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Abstract:Predicting part quality for additive manufacturing (AM) processes requires high-fidelity numerical simulation of partial differential equations (PDEs) governing process multiphysics on a scale of minimum manufacturable features. This makes part-scale predictions computationally demanding, especially when they require many small-scale simulations. We consider drop-on-demand liquid metal jetting (LMJ) as an illustrative example of such computational complexity. A model describing droplet coalescence for LMJ may include coupled incompressible fluid flow, heat transfer, and phase change equations. Numerically solving these equations becomes prohibitively expensive when simulating the build process for a full part consisting of thousands to millions of droplets. Reduced-order models (ROMs) based on neural networks (NN) or k-nearest neighbor (kNN) algorithms have been built to replace the original physics-based solver and are computationally tractable for part-level simulations. However, their quick inference capabilities often come at the expense of accuracy, robustness, and generalizability. We apply an operator learning (OL) approach to learn a mapping between initial and final states of the droplet coalescence process for enabling rapid and accurate part-scale build simulation. Preliminary results suggest that OL requires order-of-magnitude fewer data points than a kNN approach and is generalizable beyond the training set while achieving similar prediction error.

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Abstract:Timely completion of design cycles for multiscale and multiphysics systems ranging from consumer electronics to hypersonic vehicles relies on rapid simulation-based prototyping. The latter typically involves high-dimensional spaces of possibly correlated control variables (CVs) and quantities of interest (QoIs) with non-Gaussian and/or multimodal distributions. We develop a model-agnostic, moment-independent global sensitivity analysis (GSA) that relies on differential mutual information to rank the effects of CVs on QoIs. Large amounts of data, which are necessary to rank CVs with confidence, are cheaply generated by a deep neural network (DNN) surrogate model of the underlying process. The DNN predictions are made explainable by the GSA so that the DNN can be deployed to close design loops. Our information-theoretic framework is compatible with a wide variety of black-box models. Its application to multiscale supercapacitor design demonstrates that the CV rankings facilitated by a domain-aware Graph-Informed Neural Network are better resolved than their counterparts obtained with a physics-based model for a fixed computational budget. Consequently, our information-theoretic GSA provides an "outer loop" for accelerated product design by identifying the most and least sensitive input directions and performing subsequent optimization over appropriately reduced parameter subspaces.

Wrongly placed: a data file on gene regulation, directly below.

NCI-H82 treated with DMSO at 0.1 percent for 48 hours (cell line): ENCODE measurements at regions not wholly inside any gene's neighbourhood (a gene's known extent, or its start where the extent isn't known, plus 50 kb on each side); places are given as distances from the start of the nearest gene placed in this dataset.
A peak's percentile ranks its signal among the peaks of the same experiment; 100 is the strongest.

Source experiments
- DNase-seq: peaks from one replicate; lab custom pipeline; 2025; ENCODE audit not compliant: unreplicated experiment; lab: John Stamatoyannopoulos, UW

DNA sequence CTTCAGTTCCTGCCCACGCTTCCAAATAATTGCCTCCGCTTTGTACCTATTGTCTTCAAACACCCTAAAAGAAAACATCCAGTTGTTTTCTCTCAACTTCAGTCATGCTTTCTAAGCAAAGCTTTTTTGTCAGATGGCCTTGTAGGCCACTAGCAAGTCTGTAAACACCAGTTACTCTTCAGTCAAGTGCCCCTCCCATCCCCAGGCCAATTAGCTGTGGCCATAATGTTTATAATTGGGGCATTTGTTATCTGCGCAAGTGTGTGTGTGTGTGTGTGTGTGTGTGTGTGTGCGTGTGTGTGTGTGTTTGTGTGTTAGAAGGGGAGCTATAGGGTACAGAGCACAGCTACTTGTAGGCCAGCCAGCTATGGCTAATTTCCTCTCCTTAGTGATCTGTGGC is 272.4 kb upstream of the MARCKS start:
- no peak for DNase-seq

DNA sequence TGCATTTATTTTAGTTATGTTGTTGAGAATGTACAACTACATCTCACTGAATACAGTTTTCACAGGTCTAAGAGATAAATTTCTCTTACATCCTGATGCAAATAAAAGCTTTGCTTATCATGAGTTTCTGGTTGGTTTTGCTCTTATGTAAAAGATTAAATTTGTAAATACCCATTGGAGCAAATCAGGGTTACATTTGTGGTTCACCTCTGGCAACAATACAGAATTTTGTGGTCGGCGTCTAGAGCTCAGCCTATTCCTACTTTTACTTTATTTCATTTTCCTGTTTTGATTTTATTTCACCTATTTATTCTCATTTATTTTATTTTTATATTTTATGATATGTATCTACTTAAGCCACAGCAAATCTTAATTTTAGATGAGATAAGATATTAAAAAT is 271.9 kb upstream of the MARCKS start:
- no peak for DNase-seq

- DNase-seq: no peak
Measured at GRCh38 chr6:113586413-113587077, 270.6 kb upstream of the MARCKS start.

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Abstract:We introduce the concept of a Graph-Informed Neural Network (GINN), a hybrid approach combining deep learning with probabilistic graphical models (PGMs) that acts as a surrogate for physics-based representations of multiscale and multiphysics systems. GINNs address the twin challenges of removing intrinsic computational bottlenecks in physics-based models and generating large data sets for estimating probability distributions of quantities of interest (QoIs) with a high degree of confidence. Both the selection of the complex physics learned by the NN and its supervised learning/prediction are informed by the PGM, which includes the formulation of structured priors for tunable control variables (CVs) to account for their mutual correlations and ensure physically sound CV and QoI distributions. GINNs accelerate the prediction of QoIs essential for simulation-based decision-making where generating sufficient sample data using physics-based models alone is often prohibitively expensive. Using a real-world application grounded in supercapacitor-based energy storage, we describe the construction of GINNs from a Bayesian network-embedded homogenized model for supercapacitor dynamics, and demonstrate their ability to produce kernel density estimates of relevant non-Gaussian, skewed QoIs with tight confidence intervals.

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